Antony Oliver's column (NCE last week) reminds us of our professional obligations to provide sustainable infrastructure to societies everywhere. With the present ICE emphasis on improving services to members, are we thinking too much about ourselves and neglecting those obligations?
We make amends.
Inspiring writing by Jeffrey Sachs, special economic adviser to the UN, in his book The End of Poverty makes it clear that not only are the UN Millennium Development Goals (MDG) to halve poverty by 2015 achievable, but also that all poverty will be eliminated by 2025.
Achievement of these goals depends to a great extent on the provision of infrastructure.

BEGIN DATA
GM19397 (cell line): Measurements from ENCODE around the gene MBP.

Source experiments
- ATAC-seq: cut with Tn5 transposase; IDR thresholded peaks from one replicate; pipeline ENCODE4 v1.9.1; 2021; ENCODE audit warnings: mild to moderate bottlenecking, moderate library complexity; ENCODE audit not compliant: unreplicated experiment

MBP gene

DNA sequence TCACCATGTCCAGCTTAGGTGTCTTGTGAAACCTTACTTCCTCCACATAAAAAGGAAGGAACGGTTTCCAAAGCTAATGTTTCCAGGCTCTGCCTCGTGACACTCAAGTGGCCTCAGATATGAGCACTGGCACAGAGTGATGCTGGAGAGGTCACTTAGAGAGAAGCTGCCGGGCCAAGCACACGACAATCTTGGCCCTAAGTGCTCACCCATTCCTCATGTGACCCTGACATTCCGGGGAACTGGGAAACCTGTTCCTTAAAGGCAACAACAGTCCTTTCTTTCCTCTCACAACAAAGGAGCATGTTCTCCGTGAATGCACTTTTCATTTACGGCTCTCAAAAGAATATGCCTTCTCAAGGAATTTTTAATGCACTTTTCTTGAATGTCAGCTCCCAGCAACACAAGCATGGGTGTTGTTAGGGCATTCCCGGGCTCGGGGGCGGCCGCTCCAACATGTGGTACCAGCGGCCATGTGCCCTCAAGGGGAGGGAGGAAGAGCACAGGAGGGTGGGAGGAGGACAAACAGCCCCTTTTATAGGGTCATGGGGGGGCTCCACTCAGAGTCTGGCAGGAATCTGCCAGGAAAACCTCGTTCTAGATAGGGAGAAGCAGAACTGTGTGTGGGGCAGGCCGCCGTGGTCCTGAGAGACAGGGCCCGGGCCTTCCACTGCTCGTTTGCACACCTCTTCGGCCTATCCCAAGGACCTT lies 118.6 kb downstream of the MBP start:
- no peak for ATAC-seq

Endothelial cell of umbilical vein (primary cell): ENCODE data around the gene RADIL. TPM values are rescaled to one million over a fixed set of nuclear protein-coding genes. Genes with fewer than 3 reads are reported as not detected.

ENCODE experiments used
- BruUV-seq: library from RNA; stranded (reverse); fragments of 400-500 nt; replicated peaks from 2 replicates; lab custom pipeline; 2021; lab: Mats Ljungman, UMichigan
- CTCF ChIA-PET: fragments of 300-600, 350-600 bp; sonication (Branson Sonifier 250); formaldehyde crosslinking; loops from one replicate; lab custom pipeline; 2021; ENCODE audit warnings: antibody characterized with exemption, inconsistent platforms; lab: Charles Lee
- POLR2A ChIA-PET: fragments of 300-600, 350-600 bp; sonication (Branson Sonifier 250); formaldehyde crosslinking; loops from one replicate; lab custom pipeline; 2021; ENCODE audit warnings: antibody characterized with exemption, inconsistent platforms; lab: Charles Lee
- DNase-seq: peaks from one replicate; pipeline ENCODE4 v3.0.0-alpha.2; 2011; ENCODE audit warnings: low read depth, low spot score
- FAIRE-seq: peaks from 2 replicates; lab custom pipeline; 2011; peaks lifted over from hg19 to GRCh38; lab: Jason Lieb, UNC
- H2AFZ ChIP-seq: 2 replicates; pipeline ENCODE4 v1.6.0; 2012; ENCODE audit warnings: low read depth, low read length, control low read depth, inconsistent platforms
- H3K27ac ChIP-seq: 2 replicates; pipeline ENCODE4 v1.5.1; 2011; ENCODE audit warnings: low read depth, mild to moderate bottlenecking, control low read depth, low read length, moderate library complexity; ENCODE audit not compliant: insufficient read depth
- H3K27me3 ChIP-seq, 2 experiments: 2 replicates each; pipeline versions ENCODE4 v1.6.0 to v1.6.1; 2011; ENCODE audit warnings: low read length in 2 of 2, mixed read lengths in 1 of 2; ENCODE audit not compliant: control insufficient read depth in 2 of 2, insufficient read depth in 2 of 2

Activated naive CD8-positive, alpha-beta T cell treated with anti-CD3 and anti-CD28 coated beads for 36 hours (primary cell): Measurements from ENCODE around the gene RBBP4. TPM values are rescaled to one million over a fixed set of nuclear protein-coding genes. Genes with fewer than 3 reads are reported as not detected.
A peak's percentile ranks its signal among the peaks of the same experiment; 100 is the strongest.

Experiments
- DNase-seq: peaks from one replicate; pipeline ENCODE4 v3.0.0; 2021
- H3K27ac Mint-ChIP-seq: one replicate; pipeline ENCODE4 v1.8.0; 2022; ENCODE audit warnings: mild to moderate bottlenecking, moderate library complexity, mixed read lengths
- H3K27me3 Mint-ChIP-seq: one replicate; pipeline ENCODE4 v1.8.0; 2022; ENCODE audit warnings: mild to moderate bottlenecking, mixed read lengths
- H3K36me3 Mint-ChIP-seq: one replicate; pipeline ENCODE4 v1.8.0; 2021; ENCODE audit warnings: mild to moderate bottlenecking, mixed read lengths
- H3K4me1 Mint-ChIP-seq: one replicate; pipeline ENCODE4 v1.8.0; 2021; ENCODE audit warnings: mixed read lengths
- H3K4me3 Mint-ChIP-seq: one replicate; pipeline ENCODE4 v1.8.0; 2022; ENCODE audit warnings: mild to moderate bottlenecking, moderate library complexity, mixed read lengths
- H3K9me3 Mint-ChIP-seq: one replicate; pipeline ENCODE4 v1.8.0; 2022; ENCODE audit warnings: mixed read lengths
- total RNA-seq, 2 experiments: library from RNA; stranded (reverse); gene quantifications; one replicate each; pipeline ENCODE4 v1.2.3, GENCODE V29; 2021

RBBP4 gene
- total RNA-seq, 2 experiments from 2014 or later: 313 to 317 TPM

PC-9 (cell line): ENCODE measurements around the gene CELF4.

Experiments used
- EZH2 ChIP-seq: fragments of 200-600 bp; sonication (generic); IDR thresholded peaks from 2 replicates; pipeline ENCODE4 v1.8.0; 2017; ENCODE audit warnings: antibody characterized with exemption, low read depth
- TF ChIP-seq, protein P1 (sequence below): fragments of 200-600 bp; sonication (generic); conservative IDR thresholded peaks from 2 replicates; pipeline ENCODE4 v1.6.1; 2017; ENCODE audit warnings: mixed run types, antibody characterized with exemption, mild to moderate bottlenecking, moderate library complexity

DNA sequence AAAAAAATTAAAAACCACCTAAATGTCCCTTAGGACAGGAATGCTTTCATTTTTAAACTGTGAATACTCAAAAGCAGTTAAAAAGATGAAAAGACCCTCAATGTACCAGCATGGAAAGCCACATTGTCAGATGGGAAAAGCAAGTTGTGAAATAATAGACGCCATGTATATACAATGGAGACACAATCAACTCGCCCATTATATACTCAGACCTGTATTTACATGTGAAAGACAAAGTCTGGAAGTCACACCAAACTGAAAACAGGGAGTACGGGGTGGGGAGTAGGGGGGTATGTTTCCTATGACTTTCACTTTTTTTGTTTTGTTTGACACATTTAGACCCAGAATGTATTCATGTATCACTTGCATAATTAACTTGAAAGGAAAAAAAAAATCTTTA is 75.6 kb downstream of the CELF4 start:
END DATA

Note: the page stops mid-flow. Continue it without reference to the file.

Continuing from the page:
Jeff Sachs is a great povertybusting economist, but naturally not so strong on infrastructure provision.
Civil engineers could make better use of the funds that Tony Blair, Gordon Brown and the G8 will be providing.
I challenge the profession to work with the UN to achieve the elimination of ALL poverty by 2015, ten years ahead of schedule.
I see our most capable civil engineers being released on secondment to the MDG project to join the global effort to provide the infrastructure that will lift people onto the ladder of economic development.
Volunteers, articipants and sponsors, from our best infrastructure organisations, are urgently wanted: Only true professionals need apply.
Rodney Bridle, 91B High Street, Amersham HP7 0DT